We have a couple of “bonus” images for today, taken in two distinctly different neighborhoods.

Ogontz…

PeelingPart of my series &quot;Streets of Philadelphia&quot;.View the rest, here... <a href="//streetsofphilly.blog/&quot;">StreetOfPhilly.Blog</a>

“Peeling” – Long neglected storefront on 10th Street.

Ogontz gets its name from Ogontz Avenue, a thoroughfare which runs diagonally through the uniform grid of streets in the city.  Many of the commercial and residential properties on Ogontz Ave. began to decline in the early 1970s.

This North Philadelphia neighborhood has been marginalized throughout the years with many of the businesses closing and residents leaving.  Ogontz is often considered part of West Oak Lane, which is a much larger neighborhood and lot of what happens there carries over.

Ogontz is a predominantly middle-class African American community.  While some of the houses are the typical row homes found throughout Philadelphia, Ogontz has some architecture that is distinct to its neighborhood.  Many of the houses are detached on tree lined streets with small yards.  This set-up gives it a very suburban feel and makes it appealing to families with children.

The neighborhood used to have several historic sites such as the tavern, Cedar Park Inn and The Ogontz theatre.  Both of these locations were eventually closed down and demolished.

East Oak Lane…

Once GrandPart of my series &quot;Streets of Philadelphia&quot;.View the rest, here... <a href="//streetsofphilly.blog/&quot;">StreetOfPhilly.Blog</a>

“Once Grand” – Typical of many of the large but now decaying estate type homes in the area.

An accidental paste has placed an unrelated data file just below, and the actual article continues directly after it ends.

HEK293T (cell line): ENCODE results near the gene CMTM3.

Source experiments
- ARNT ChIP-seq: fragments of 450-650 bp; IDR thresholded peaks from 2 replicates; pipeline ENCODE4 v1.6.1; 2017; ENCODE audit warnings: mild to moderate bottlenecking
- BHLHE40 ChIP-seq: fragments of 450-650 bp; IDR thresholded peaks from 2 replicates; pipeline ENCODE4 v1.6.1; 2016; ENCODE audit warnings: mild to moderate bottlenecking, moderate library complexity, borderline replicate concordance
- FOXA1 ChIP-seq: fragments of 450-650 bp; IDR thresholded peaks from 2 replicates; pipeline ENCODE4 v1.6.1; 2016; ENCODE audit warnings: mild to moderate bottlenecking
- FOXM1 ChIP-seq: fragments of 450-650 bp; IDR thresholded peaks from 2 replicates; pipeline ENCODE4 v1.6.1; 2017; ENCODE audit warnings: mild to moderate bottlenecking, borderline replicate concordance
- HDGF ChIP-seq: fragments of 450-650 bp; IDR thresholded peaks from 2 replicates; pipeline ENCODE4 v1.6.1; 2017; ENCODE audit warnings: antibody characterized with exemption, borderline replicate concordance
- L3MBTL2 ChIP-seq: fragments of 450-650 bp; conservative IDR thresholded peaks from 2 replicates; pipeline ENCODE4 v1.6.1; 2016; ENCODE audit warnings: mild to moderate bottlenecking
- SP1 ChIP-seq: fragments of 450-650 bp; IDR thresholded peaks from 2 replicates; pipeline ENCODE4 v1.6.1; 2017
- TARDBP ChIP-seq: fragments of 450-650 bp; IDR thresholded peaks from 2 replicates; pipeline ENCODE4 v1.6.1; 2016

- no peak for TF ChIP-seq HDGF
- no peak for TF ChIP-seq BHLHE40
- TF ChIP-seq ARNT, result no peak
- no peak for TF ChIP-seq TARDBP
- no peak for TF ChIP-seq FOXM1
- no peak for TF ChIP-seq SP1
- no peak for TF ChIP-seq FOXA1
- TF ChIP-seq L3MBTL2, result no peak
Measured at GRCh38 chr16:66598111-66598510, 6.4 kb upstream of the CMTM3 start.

This area of Philadelphia was first settled in 1683 as one of  William Penn’s first neighborhoods.  In 1695, a Welshman named Griffith Miles bought 250 acres of land here and built a log home along a dirt road that would later be known as Oak Lane.  The area became known as Milestown in 1711, and as farming began to flourish, water-powered mills were built.

The road that came to define the neighborhood, initially called Martin’s Mill Road, was renamed Oak Lane by a landowner in 1860, in remembrance of an ancient oak tree that had blown down in a storm.

Once exclusive to the wealthy, who built a great many estate homes on it’s tree-lined streets, it is now an area where people of decidedly more modest means call home.

Both of these images were taken with a FujiFilm X100F and processed with Iridient X-Transformer and Adobe Lightroom.

If you are interested in ordering high-quality prints of any of these images, you may do so HERE.